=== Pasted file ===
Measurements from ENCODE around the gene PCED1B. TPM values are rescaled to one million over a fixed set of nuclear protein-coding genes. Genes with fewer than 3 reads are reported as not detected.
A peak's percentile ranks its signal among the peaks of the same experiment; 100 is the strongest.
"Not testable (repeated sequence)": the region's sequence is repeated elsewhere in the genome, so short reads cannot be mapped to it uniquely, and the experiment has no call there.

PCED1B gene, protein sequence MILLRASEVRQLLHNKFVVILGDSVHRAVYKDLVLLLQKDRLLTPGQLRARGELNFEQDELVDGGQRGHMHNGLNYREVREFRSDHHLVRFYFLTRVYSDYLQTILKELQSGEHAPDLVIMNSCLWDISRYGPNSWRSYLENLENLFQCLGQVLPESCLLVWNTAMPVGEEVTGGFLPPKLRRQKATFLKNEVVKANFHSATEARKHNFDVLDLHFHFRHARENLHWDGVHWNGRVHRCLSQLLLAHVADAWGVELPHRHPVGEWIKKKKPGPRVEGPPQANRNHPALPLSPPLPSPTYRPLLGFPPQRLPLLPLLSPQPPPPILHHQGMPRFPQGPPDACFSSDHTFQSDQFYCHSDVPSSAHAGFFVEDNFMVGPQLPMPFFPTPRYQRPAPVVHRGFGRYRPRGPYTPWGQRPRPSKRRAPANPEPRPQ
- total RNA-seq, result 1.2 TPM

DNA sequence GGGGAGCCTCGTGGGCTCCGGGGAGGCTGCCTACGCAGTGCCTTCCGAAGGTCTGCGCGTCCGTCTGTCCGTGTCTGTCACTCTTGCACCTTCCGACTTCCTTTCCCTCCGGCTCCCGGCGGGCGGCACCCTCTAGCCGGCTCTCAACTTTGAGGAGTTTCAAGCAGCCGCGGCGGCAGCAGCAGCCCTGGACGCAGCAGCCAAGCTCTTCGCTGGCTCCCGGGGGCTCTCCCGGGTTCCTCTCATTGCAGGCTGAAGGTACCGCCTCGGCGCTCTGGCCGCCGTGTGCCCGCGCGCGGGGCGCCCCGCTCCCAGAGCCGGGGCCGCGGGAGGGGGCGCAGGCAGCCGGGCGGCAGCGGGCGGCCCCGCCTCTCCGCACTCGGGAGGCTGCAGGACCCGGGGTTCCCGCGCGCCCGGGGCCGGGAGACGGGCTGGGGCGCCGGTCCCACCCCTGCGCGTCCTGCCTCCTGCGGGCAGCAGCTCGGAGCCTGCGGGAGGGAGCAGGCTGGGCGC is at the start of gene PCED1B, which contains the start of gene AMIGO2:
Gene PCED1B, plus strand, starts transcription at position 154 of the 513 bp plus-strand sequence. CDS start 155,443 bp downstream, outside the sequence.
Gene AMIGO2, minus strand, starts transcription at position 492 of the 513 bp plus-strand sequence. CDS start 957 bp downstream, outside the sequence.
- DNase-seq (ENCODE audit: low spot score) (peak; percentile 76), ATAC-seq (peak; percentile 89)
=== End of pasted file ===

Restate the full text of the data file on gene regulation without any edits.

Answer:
Measurements from ENCODE around the gene PCED1B. TPM values are rescaled to one million over a fixed set of nuclear protein-coding genes. Genes with fewer than 3 reads are reported as not detected.
A peak's percentile ranks its signal among the peaks of the same experiment; 100 is the strongest.
"Not testable (repeated sequence)": the region's sequence is repeated elsewhere in the genome, so short reads cannot be mapped to it uniquely, and the experiment has no call there.

PCED1B gene, protein sequence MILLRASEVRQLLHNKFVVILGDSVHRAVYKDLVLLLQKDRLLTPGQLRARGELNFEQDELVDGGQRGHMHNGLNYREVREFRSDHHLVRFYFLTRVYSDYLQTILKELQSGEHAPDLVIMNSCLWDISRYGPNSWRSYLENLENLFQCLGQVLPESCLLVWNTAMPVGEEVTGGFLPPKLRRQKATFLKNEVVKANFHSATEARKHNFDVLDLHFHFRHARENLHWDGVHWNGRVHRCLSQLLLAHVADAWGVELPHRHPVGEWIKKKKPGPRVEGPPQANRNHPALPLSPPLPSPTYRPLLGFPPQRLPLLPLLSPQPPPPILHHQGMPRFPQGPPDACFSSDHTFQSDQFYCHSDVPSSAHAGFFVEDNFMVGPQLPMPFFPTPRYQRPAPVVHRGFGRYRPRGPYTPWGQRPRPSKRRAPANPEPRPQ
- total RNA-seq, result 1.2 TPM

DNA sequence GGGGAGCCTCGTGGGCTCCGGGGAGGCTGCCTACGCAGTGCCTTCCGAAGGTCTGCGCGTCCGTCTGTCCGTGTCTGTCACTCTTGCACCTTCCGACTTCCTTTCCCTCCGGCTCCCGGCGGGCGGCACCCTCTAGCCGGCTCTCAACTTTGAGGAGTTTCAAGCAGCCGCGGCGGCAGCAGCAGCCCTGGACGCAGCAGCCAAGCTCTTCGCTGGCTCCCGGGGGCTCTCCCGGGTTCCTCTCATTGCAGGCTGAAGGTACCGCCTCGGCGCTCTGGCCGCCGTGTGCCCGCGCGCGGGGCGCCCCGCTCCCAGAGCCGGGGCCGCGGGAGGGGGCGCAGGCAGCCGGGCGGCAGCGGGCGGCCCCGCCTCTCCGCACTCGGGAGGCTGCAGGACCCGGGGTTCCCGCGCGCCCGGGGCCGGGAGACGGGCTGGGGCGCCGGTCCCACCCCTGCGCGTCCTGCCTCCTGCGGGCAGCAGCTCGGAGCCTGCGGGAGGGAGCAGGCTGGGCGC is at the start of gene PCED1B, which contains the start of gene AMIGO2:
Gene PCED1B, plus strand, starts transcription at position 154 of the 513 bp plus-strand sequence. CDS start 155,443 bp downstream, outside the sequence.
Gene AMIGO2, minus strand, starts transcription at position 492 of the 513 bp plus-strand sequence. CDS start 957 bp downstream, outside the sequence.
- DNase-seq (ENCODE audit: low spot score) (peak; percentile 76), ATAC-seq (peak; percentile 89)